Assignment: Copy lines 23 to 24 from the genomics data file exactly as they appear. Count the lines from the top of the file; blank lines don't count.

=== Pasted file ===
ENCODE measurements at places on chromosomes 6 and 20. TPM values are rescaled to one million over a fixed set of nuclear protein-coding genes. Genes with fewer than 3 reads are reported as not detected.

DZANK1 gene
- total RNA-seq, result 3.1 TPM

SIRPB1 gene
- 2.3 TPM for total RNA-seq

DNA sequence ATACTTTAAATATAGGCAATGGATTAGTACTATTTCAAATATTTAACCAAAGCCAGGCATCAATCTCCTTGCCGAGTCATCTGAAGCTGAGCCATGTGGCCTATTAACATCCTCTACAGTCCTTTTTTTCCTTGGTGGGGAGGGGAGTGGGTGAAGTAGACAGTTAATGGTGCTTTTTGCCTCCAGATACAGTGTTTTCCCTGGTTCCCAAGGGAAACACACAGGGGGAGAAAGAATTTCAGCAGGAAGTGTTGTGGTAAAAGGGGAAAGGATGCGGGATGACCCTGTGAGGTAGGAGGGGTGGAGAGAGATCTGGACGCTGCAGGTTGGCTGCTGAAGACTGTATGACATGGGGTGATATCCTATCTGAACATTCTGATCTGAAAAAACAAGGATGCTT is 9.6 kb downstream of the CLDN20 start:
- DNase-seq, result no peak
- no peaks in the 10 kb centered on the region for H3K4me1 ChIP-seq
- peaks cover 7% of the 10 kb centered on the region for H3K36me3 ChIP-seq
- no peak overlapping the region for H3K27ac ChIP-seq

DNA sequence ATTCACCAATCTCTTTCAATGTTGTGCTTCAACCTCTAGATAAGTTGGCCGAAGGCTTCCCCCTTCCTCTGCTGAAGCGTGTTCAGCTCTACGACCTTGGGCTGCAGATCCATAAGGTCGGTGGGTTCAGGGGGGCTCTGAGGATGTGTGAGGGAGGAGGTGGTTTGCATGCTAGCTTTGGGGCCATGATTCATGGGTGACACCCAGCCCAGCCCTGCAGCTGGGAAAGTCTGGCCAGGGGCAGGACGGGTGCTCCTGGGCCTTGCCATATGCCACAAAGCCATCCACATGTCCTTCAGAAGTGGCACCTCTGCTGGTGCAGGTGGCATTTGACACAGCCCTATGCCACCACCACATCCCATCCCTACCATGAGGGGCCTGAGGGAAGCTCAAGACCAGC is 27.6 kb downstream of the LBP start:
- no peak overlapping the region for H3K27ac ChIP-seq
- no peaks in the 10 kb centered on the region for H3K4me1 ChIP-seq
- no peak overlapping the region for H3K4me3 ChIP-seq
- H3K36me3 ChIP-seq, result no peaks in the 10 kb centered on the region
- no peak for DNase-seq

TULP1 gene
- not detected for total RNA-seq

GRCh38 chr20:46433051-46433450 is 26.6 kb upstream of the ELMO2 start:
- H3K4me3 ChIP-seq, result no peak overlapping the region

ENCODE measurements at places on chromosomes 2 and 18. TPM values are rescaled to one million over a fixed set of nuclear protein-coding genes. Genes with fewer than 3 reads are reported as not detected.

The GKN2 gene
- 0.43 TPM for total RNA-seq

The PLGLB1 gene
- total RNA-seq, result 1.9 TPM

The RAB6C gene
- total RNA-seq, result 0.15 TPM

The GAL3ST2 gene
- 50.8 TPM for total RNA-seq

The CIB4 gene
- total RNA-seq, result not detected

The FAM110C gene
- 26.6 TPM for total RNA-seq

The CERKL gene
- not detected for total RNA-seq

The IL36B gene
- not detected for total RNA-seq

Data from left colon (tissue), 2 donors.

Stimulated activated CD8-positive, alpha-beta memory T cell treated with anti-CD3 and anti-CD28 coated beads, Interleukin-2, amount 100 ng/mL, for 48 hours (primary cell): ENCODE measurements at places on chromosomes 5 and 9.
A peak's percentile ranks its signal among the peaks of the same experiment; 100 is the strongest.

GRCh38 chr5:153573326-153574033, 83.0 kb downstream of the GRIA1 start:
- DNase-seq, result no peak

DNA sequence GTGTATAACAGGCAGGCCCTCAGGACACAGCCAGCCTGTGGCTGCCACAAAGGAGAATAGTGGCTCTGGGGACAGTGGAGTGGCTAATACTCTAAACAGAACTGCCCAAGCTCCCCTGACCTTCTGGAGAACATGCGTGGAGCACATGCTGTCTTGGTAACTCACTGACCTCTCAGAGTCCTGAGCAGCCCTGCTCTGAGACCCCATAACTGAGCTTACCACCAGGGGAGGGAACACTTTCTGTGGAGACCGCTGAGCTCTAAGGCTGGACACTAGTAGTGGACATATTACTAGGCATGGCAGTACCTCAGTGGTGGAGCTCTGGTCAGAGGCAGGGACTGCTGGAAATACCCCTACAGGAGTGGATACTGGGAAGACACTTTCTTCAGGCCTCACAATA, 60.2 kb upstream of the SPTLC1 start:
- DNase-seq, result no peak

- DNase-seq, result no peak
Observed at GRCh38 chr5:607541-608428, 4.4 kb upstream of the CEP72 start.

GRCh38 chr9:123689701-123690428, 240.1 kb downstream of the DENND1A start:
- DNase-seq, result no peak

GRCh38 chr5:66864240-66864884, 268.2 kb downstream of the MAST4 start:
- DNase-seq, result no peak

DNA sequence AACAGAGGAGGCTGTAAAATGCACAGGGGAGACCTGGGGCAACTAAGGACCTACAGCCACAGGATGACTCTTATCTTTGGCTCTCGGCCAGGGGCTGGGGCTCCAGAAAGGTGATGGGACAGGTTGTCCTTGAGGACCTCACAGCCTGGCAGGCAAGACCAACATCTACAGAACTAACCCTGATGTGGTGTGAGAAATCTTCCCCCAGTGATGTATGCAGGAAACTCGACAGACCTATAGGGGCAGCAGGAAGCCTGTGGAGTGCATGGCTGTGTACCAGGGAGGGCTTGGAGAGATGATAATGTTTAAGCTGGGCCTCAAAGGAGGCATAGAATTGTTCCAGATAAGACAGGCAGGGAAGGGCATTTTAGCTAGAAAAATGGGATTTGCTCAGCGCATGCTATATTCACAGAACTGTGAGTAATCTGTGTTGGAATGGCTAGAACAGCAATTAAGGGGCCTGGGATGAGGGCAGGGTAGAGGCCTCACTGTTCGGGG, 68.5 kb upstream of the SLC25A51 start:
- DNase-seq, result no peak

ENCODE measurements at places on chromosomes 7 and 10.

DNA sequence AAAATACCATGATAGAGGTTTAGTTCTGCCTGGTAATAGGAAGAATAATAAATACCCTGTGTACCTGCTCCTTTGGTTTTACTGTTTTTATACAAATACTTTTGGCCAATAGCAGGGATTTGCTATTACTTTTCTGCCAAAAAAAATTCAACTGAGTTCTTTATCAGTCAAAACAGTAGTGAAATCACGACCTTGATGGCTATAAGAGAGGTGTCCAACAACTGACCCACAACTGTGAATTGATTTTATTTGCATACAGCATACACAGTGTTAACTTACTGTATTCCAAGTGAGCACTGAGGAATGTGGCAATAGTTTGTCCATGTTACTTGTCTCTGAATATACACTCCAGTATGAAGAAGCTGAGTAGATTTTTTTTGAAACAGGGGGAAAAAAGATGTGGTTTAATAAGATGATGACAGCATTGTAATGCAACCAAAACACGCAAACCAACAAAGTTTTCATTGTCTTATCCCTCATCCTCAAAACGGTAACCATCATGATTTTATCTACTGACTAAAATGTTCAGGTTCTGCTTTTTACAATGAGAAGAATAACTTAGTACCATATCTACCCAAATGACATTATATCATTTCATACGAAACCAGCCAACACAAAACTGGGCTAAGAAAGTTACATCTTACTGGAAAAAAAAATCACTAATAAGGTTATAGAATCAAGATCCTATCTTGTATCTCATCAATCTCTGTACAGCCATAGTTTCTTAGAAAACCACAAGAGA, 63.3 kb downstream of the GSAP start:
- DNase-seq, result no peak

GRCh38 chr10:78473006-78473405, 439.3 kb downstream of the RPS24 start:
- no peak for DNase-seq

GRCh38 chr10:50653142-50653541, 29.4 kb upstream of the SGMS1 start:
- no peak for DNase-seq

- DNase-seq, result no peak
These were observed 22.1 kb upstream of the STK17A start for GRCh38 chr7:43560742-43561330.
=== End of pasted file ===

- 0.43 TPM for total RNA-seq

The PLGLB1 gene